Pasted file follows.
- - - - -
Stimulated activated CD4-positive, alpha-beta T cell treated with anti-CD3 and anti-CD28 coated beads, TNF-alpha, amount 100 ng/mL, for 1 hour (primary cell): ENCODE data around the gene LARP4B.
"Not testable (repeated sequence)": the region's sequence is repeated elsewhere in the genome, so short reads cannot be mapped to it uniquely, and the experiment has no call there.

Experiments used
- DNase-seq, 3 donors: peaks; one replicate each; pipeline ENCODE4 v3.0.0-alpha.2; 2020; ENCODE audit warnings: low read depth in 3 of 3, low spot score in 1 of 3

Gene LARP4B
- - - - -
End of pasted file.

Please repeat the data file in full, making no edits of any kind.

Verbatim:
Stimulated activated CD4-positive, alpha-beta T cell treated with anti-CD3 and anti-CD28 coated beads, TNF-alpha, amount 100 ng/mL, for 1 hour (primary cell): ENCODE data around the gene LARP4B.
"Not testable (repeated sequence)": the region's sequence is repeated elsewhere in the genome, so short reads cannot be mapped to it uniquely, and the experiment has no call there.

Experiments used
- DNase-seq, 3 donors: peaks; one replicate each; pipeline ENCODE4 v3.0.0-alpha.2; 2020; ENCODE audit warnings: low read depth in 3 of 3, low spot score in 1 of 3

Gene LARP4B